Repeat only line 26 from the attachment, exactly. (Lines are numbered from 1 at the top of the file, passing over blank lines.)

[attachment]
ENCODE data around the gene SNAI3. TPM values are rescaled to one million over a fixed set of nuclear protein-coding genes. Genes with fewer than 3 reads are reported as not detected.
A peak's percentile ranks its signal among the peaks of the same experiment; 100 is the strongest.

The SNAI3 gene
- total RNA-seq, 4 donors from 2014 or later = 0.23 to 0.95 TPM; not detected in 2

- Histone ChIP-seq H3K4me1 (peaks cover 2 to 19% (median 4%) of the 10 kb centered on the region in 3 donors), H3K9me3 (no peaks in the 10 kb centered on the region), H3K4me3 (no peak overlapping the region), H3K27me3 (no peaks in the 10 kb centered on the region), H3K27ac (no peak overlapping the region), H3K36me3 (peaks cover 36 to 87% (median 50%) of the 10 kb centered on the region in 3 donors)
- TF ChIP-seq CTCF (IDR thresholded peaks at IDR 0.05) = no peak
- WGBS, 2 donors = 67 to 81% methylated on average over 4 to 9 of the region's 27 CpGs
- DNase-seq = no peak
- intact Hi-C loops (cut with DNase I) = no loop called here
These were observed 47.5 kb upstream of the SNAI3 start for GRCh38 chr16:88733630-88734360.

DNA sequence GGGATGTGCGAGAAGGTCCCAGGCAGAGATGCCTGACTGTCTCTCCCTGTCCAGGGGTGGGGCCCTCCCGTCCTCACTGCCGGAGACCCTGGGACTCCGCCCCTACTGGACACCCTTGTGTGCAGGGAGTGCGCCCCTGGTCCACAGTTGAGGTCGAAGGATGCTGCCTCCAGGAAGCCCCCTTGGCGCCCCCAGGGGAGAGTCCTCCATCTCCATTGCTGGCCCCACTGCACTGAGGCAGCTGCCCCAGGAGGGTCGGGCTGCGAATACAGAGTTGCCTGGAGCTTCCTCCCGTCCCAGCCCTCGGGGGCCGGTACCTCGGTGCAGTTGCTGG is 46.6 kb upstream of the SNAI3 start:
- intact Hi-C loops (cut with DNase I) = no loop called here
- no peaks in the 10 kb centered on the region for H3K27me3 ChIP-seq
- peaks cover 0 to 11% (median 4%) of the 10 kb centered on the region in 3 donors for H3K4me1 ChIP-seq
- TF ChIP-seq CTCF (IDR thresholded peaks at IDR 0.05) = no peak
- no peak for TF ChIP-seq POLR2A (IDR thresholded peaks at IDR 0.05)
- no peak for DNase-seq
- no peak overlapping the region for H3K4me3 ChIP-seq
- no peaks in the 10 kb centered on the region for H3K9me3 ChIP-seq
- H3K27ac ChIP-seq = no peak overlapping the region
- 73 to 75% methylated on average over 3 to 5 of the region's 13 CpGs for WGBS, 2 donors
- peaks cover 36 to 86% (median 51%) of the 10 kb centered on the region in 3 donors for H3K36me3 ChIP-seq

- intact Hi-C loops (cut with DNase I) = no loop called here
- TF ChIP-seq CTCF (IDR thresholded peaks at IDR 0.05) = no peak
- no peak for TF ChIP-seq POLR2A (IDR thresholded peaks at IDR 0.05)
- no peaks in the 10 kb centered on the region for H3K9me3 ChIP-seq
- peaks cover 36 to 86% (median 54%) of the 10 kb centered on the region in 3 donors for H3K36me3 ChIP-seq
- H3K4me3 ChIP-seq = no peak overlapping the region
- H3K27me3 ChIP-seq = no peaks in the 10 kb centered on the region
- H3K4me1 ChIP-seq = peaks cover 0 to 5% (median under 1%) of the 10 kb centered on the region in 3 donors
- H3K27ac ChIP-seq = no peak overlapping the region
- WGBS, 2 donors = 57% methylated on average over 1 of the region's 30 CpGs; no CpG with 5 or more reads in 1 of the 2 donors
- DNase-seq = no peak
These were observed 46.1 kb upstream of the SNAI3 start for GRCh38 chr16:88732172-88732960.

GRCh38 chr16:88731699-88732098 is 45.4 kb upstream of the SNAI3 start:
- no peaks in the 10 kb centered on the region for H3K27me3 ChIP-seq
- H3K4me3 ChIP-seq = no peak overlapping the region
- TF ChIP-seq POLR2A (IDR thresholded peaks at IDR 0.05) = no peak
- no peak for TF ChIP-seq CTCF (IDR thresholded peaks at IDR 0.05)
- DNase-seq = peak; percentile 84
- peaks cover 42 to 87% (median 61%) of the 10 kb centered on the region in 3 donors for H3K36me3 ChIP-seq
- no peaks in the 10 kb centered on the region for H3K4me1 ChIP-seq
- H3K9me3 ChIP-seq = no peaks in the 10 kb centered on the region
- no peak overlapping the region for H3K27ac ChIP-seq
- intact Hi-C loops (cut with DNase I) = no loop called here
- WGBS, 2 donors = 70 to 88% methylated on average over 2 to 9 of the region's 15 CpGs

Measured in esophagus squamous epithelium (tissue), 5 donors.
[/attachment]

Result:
- no peaks in the 10 kb centered on the region for H3K9me3 ChIP-seq